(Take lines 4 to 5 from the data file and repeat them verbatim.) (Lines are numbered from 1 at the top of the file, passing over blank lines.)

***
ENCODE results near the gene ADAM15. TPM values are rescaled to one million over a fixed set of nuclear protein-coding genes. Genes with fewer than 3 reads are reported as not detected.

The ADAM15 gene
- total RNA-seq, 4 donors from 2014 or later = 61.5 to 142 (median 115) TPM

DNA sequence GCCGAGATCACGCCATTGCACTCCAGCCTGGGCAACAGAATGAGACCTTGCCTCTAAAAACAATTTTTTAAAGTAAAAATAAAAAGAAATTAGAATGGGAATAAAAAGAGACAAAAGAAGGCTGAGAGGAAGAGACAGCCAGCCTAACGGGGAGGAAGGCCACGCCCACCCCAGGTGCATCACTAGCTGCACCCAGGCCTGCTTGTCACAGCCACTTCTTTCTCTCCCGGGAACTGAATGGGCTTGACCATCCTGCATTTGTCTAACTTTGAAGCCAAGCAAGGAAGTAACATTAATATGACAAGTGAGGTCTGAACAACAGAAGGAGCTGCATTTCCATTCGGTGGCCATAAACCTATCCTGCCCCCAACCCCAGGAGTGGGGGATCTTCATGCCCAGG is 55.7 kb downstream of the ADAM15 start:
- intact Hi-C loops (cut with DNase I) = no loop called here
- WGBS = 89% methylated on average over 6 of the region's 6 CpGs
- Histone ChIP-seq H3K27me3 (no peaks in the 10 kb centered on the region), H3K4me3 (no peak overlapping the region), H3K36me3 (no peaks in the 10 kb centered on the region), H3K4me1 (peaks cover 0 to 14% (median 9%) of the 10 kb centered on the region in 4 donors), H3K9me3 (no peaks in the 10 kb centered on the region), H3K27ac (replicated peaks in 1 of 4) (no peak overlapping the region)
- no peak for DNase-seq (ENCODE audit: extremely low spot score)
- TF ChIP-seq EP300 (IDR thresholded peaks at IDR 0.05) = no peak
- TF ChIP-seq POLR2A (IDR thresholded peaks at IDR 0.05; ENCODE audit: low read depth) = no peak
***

DNA sequence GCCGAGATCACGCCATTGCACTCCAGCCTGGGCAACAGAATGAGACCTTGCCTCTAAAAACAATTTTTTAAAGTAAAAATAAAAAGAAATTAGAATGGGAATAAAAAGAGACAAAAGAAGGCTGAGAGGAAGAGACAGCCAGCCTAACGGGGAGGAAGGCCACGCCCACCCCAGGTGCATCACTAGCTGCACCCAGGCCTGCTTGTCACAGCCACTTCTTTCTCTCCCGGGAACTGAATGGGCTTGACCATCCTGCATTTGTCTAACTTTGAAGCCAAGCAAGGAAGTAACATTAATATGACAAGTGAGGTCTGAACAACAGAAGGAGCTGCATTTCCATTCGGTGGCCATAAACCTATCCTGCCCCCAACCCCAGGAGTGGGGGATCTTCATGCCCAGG is 55.7 kb downstream of the ADAM15 start:
- intact Hi-C loops (cut with DNase I) = no loop called here